The Magic of Small User Stories

by Dwight Kingdon

I often run into teams that like big User Stories. Why spend time writing, planning, and estimating a bunch of small stories when you can write, plan, and estimate just one big story? Bigger stories mean better efficiency, right? Not necessarily.

Why smaller stories?

  • Transparency: Small stories provide much higher transparency/visibility into sprint progress during the Daily Stand-up and for stakeholders. Progress is easy to track when we see a series of completed, small stories; it’s more difficult to estimate and visualize true progress of a large story each day.
  • Predictability: Small stories tend to result in a more accurate and reliable velocity trend, which reduces variability and improves predictability. Relative story point estimates using the Fibonacci sequence are, by design, increasingly less accurate for larger estimates — like the “cone of uncertainty”. So, a 13 or 20-point story is likely much less predictable than several 2, 3, or 5-point stories.
  • Flexibility: Small stories provide more frequent opportunities for feedback and course correction. They provide more flexibility to adapt as we learn. When circumstances change or stories become irrelevant, there’s less waste in revamping or purging a small story.
  • Throughput: Small stories allow testers to begin testing sooner in the sprint, and work on smaller chunks of code.
  • Reduced Risk: Large stories increase the risk that the team will not deliver anything at the end of the sprint that is 100% done. Team capacity is like a funnel. When we try to force a large object (large stories) through it, the funnel gets clogged. For example, a Developer working on a large story may also be the only one with the skill set to complete another critical story.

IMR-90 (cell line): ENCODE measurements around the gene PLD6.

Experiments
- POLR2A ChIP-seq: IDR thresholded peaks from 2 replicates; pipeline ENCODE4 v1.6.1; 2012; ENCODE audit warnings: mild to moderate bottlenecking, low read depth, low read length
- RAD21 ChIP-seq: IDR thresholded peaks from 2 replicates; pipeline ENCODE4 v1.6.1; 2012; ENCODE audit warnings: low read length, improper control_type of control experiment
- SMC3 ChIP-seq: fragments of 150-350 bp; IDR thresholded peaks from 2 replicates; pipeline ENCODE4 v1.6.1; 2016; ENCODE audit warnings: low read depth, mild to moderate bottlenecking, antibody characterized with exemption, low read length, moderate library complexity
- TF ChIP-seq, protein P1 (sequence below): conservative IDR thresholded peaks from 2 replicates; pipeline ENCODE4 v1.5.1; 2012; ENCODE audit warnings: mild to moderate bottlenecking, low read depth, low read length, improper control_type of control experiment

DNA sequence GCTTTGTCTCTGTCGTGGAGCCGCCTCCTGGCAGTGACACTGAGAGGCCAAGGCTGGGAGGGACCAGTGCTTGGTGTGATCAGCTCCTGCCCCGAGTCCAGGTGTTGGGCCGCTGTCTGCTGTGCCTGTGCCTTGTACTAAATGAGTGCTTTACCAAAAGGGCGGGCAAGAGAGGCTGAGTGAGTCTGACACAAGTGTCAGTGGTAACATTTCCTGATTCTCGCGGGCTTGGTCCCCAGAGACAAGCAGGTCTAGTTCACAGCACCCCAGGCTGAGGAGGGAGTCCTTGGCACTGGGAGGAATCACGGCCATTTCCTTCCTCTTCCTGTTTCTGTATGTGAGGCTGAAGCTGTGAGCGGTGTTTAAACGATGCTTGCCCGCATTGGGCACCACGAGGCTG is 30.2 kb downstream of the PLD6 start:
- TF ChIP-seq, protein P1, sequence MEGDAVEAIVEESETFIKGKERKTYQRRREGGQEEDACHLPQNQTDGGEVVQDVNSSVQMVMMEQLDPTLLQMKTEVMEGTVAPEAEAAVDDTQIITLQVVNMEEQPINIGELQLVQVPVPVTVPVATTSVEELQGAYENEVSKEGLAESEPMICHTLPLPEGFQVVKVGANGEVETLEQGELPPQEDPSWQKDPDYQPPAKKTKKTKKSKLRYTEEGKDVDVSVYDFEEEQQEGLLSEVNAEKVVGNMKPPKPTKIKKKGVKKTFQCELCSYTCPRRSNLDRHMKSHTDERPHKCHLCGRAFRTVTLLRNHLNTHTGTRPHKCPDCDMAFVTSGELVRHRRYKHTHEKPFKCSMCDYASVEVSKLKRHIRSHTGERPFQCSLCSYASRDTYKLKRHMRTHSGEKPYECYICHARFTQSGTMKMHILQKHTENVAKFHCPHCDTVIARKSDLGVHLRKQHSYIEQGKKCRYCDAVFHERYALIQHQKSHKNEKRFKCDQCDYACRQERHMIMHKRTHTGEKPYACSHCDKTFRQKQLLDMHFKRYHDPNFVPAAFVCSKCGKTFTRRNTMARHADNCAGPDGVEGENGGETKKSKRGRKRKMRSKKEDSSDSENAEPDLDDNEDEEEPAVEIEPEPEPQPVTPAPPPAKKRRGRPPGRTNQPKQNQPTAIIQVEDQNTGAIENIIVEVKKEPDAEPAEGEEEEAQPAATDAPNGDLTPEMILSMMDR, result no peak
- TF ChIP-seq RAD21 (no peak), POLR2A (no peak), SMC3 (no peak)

How do I create smaller stories?

  • If there are several outcomes in a single user story, are they all necessary right now? Is there an 80/20 split that provides most of the value? Can you develop the 20% in a different story?
  • Are there multiple business rules or personas in the user story? Can rules be built separately, or different persona’s handled in separate stories? Can simpler rules suffice for now to get it working?
  • Can the “happy path” be coded first without all the exception conditions? Exception conditions can often be put into additional stories.
  • Are there multiple platforms or interfaces (inputs or outputs) associated with the user story? Can we develop them one at a time?
  • Are there multiple operations involved in the user story i.e., CRUD? Can we develop one operation at a time?
  • What test scenarios apply? Are some scenarios complex and not very relevant? Can a simpler first iteration be developed to prove the design?
  • Does most of the story complexity come from non-functional requirements like security or performance? If so, can the story be separated to first make the functionality work, then modified later to satisfy non-functional requirements?

How small is “small”? What’s the right size?

This is an Agile Alliance community blog post. Opinions represented are personal and belong solely to the author. They do not represent opinion or policy of Agile Alliance.

Originally published at https://www.agilealliance.org on July 22, 2019.

Agile Alliance is a nonprofit global member organization, supporting and serving the Agile community since 2001. AgileAlliance.org

Agile Alliance is a nonprofit global member organization, supporting and serving the Agile community since 2001. AgileAlliance.org